Our Birthday Trip to New York was quickly coming to an end. We had an amazing time. We saw Mean Girls, Puffs, and some Improv and ate some great food. With just a few hours left in the city, I could only think of one fitting way to end this trip. MORE EATING!!!! We saved the best for last. Eating at a Michelin-Starred restaurant… ON A BUDGET. This is one of Stephanie and I’s favorite things to do in a new city; find a way to eat the highest quality of food on a budget. So we headed to Cafe China
Can You Really Eat at Michelin-Star Restaurants on a Budget?
Yes, yes you can. When it comes down to it you just need to do be smart about it and do your research. Generally, starred restaurants are among the most expensive restaurants in a city. Usually it is for good reason. The food is generally among the best you will ever eat. However, every city has its hidden gems. For instance, when in Rome, Stephanie and I had a two course lunch at a 1-Star Restaurant The Corner for 20 Euro each and in Japan we had lunch at a Michelin-Star Ramen restaurant Tsuta for under $10 each.
The key is to find the Michelin list and look for the rare affordable restaurant. If there aren’t any, look for lunch specials. While the overall experience may be slightly less at lunch, the food is just as fantastic and you generally pay a fraction of the price.
As the child of two New Yorkers, I was basically raised on Chinese food. So when i found Cafe-China, a 1-star restaurant with a lunch menu under $15 a person, it was a no brainer.
Cafe China is located in the heart of Midtown Manhattan and specializes in Sichuan chinese food. However, it seems silly for an amatuer like me to describe it, take it from a Michelin Guide Inspector:
“Blink and you’ll miss its nondescript façade, but what a shame, for Café China is a little journey into the intense pleasures of Sichuan cuisine by way of midtown. Inside find a long and narrow space outfitted with seductive portraits of 1930’s Shanghai starlets, bright red chairs, bamboo planters and a dominating marble-and-wood bar. After struggling with their on-again-off-again popularity, this kitchen is back on track, creating Sichuan dishes with great aplomb. Their particular strength lies in the elegant and effortless contrast of complex flavors, even when the prep is decidedly simple—as evidenced by the steamed eggplant or the deliciously tender tea-smoked duck. Pickled vegetables achieve harmonious balance between sour and fiery notes; sliced conch pairs perfectly with that ubiquitous mouth-tingling chili oil; and tender pork dumplings arrive atop a delicious bath of soy sauce, and of course, more chili oil. The use of such top-quality ingredients as in the Chungking chicken special, alternately tender and crispy with dried chillies and sesame seeds; or even in the lamb coated with smoky cumin and fried to perfection is yet another instance of the feat of this kitchen.”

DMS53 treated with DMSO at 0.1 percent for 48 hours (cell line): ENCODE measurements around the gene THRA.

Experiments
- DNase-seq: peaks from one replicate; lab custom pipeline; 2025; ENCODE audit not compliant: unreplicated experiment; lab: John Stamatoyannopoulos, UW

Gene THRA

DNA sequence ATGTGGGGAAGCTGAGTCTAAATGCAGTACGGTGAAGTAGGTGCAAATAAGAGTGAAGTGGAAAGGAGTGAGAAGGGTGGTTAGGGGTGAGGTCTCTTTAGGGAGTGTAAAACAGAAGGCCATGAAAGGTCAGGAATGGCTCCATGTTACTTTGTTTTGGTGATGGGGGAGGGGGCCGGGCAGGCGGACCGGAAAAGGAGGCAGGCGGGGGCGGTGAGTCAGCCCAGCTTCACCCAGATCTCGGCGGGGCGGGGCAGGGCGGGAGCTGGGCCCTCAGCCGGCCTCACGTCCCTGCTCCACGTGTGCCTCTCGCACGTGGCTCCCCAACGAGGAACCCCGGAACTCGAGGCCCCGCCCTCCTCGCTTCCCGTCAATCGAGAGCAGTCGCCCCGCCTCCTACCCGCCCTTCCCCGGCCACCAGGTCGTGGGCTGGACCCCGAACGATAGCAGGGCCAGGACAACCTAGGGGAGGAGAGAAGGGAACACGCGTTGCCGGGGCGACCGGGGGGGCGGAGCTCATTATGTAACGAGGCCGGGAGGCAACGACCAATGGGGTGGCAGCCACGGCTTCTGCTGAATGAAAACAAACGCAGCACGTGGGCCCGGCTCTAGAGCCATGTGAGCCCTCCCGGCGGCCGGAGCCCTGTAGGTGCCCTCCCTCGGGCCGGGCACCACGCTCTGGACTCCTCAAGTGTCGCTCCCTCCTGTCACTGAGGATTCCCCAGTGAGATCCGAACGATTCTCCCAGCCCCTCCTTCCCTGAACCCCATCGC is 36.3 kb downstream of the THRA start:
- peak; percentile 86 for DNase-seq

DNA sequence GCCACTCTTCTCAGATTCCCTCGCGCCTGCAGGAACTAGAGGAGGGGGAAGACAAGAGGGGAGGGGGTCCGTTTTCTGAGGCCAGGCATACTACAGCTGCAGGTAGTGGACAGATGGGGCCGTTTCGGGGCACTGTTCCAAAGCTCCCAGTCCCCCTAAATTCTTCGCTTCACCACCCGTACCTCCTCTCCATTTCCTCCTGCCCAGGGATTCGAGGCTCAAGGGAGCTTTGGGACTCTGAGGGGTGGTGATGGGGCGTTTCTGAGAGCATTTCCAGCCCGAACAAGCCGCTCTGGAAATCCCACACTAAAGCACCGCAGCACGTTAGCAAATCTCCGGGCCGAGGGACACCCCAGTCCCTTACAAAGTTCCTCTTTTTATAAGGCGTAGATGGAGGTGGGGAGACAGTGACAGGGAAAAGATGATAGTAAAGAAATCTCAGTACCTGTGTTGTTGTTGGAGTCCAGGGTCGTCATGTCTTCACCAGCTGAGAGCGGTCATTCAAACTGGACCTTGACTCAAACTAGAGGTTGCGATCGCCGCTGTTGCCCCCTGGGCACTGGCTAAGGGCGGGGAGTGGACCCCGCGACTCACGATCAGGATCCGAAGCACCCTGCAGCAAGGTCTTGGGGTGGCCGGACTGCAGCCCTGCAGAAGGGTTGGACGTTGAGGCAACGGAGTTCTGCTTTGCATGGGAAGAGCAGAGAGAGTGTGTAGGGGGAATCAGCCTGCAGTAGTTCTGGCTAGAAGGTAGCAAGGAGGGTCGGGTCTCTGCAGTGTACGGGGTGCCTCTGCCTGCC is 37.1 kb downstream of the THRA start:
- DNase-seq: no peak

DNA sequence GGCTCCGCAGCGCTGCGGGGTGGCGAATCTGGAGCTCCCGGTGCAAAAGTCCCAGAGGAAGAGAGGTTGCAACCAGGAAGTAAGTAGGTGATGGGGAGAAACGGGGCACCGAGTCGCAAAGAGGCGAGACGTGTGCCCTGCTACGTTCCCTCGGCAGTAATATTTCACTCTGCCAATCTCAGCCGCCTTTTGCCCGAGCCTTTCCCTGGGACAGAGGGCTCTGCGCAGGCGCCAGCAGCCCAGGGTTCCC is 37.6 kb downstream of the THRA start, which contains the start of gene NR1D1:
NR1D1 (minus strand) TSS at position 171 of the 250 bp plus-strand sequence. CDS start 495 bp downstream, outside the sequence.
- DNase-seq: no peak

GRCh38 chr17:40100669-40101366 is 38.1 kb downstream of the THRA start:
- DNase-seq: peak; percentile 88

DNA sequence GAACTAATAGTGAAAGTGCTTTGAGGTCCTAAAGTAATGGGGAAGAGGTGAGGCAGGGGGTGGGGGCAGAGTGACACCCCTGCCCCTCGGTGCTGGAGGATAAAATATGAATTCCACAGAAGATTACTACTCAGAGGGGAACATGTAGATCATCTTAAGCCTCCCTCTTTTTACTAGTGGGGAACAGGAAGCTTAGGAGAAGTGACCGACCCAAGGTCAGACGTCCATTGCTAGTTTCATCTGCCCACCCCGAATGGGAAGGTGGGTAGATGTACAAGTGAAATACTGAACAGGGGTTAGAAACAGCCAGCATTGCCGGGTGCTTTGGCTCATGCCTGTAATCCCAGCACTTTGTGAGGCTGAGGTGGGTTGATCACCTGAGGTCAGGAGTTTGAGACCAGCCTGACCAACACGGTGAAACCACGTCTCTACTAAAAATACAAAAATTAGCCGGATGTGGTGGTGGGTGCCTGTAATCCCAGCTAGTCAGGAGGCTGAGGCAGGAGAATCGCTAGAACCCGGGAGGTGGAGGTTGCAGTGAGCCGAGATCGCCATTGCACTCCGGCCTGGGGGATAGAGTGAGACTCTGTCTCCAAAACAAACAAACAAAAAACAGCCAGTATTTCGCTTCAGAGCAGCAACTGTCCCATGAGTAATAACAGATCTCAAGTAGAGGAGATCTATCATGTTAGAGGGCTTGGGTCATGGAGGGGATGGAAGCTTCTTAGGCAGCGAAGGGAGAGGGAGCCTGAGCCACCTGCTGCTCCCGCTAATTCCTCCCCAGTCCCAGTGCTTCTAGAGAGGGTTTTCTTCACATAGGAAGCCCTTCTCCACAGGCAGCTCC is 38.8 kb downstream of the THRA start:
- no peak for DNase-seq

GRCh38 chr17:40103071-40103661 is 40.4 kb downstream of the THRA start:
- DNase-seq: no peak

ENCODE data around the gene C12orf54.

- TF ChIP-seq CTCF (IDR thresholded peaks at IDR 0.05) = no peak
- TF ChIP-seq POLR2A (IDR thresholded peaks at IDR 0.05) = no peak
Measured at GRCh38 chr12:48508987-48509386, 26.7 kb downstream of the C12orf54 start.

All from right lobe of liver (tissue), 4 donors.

Cafe China was relatively close to our hotel in Midtown and we ended up walking past it a few times while we were in New York. Regardless of whether it was lunchtime or dinnertime, Cafe China always seemed crowded. So larger groups should probably make reservations. Unfortunately, they do not take reservations for groups less than 4. So we decided to drop by around noon and test our luck.
Our Cafe China Experience
Even on this random monday in January, there was hardly an empty seat.
We were, however, lucky enough to grab the last two seats available at the bar.
We both ordered from the lunch menu which is served from 11am-3pm on weekdays and includes white or brown rice and hot and sour soup or a spring roll. I went with the fried rice with shredded duck. Stephanie ordered the Three Pepper Chicken stir fried with green & red chilli pepper & peppercorn.
There are a lot of places I like to eat, but the best places are those that make eating seem like something more than just necessary to sustain life. Part of that is the experience of the restaurant, but that can be done more so with flavor. When you leave those restaurants you have this sense of satisfaction which lingers for hours if not days after. It is that feeling which I normally associate with a great show or book, but when I eat the perfect symphony of flavors it can hit me. This was one of those times. In true chinese food fashion stephanie and I shared both dishes. They were both above and beyond anything I walked in expecting and were the perfect pairing.
They were polar opposites when it came to flavor. Stephanie’s chicken just hits you in the mouth with a perfect blend of pepper and spices. While my duck, was a subtle savory dish with flavors that enticed me to take bite after bite. While it is hard to compare two amazing dishes, I actually did prefer Stephanie’s. Lucky for me she was not super hungry so I ate the lion’s share of both dishes. We walked out of Cafe China in complete and utter bliss.
So how much did we pay for this feast? $23 dollars before tax and tip. Cafe China’s lunch specials run from $10-$15 dollars an entree, which is a steep discount off its dinner prices which range from $12-$46/entree. Moral of the story go for lunch, you won’t be disappointed.
Cafe China is a Michelin-Star feast for those on a budget. For less than $15 per person you can experience a symphony of flavors.